Hi! Welcome to “Dusty Phrases.” You will find below an ancient phrase in one language or another, along with its English translation. You may also find the power to inspire your friends or provoke dread among your enemies.
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The sea, the sea
This Greek phrase is a useful one to use when you arrive at your beach vacation. If you happen to live by the sea, and get an opportunity to say this all the time, all the better. From wiki:
Thálatta! Thálatta! (Greek: Θάλαττα! θάλαττα! — “The Sea! The Sea!”) was the cry of joy when the roaming Ten Thousand Greeks saw Euxeinos Pontos (the Black Sea) from Mount Theches (Θήχης) in Trebizond, after participating in Cyrus the Younger‘s failed march against the Persian Empire in the year 401 BC. The mountain was only a five-day march away from the friendly coastal city Trapezus. The story is told by Xenophon in his Anabasis.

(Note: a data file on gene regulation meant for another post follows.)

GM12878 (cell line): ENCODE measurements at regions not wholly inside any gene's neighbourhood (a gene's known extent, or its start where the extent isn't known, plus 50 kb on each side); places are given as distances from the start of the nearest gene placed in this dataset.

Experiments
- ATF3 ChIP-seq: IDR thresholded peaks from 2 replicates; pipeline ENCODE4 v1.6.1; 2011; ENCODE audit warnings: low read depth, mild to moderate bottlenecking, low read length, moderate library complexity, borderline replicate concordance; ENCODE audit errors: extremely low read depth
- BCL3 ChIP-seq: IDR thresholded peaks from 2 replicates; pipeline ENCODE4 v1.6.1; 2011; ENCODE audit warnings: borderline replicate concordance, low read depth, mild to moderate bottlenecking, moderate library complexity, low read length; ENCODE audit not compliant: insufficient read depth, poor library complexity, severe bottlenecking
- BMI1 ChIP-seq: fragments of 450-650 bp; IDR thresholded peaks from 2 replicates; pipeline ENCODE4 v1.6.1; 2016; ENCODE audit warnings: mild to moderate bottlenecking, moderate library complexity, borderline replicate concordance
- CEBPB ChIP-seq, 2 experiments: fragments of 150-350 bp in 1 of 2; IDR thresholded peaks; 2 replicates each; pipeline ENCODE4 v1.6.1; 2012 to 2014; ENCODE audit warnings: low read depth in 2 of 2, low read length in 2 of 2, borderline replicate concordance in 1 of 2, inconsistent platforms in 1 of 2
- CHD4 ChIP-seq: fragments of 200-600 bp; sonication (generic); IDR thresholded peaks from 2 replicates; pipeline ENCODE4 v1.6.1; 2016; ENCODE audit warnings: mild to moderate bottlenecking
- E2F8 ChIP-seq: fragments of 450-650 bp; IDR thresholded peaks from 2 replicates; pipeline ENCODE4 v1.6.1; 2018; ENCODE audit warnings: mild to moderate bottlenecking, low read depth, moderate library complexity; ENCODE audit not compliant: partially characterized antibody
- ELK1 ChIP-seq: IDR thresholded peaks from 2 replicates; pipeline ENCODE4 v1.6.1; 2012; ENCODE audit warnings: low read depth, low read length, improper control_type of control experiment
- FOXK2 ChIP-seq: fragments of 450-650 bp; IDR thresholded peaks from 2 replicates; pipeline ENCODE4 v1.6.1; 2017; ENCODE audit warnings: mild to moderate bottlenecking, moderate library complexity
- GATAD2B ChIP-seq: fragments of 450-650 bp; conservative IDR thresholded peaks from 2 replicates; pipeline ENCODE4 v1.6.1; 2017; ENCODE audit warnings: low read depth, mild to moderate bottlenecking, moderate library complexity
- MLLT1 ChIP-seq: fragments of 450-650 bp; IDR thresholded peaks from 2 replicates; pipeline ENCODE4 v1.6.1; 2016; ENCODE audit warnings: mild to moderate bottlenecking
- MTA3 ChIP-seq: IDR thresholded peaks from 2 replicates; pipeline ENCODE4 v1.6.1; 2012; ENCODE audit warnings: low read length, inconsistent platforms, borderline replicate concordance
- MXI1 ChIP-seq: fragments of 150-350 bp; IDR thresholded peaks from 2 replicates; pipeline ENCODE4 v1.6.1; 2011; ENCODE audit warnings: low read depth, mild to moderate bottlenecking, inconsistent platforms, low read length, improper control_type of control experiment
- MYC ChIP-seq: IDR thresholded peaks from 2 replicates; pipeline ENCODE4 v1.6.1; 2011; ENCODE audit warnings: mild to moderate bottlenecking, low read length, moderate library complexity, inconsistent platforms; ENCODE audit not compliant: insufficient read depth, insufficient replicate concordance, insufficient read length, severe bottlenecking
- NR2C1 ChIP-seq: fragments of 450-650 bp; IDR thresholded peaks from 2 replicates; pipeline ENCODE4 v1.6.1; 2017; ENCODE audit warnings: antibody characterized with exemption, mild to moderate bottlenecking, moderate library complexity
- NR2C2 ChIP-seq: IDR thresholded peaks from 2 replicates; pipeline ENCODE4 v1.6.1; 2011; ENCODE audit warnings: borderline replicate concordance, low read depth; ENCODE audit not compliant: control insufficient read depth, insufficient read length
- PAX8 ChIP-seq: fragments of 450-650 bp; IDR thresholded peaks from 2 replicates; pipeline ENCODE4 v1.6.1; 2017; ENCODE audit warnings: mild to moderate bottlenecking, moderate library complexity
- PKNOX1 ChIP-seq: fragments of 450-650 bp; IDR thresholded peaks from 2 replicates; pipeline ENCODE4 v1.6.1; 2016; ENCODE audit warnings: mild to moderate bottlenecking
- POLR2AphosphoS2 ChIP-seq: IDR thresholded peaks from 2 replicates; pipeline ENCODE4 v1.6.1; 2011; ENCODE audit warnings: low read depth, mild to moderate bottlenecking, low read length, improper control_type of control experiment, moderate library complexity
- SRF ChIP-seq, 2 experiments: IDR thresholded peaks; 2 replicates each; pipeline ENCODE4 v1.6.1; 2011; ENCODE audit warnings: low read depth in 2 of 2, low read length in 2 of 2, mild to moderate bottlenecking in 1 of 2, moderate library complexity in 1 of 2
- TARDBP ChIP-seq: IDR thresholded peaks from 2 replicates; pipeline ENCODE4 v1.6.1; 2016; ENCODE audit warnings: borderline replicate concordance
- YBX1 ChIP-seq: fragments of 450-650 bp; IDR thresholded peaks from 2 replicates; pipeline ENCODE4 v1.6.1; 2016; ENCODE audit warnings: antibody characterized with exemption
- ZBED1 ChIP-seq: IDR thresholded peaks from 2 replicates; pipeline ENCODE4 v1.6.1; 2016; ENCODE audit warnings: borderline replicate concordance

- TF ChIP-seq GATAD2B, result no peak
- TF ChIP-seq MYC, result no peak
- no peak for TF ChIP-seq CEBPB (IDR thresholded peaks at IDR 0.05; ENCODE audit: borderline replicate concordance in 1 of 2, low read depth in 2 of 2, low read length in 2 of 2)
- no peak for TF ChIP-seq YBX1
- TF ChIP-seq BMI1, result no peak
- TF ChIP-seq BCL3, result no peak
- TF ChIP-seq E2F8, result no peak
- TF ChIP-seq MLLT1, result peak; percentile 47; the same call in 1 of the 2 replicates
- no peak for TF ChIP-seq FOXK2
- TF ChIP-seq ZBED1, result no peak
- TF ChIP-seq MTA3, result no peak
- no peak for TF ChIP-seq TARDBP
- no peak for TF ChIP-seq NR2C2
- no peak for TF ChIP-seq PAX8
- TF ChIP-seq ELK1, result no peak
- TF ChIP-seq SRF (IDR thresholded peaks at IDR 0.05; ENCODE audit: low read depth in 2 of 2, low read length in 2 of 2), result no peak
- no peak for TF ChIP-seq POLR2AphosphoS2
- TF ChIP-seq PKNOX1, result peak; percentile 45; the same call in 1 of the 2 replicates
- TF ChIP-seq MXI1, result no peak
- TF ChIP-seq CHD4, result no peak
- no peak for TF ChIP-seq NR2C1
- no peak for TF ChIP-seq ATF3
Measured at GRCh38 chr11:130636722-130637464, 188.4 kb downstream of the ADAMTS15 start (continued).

The cry is mentioned by the narrator of Frederick Amadeus Malleson’s translation of Jules Verne‘s Journey to the Center of the Earth, when the titular expedition discovers an underground ocean. It is absent from the original French work.
The phrase appears in Book 1 of James Joyce‘s 1922 novel Ulysses when Buck Mulligan, looking out over Dublin Bay, says to Stephen Dedalus, “God! … Isn’t the sea what Algy calls it: a great sweet mother? The snotgreen sea. The scrotumtightening sea. Epi oinopa ponton. Ah, Dedalus, the Greeks! I must teach you. You must read them in the original. Thalatta! Thalatta! She is our great sweet mother. Come and look.” In Book 18, Molly Bloom echoes the phrase in the closing moments of her monologue: “and O that awful deepdown torrent O and the sea the sea crimson sometimes like fire.” In book III.3 of Finnegans Wake this is echoed as “kolossa kolossa!” combining the original chant with Greek kolossa, colossal.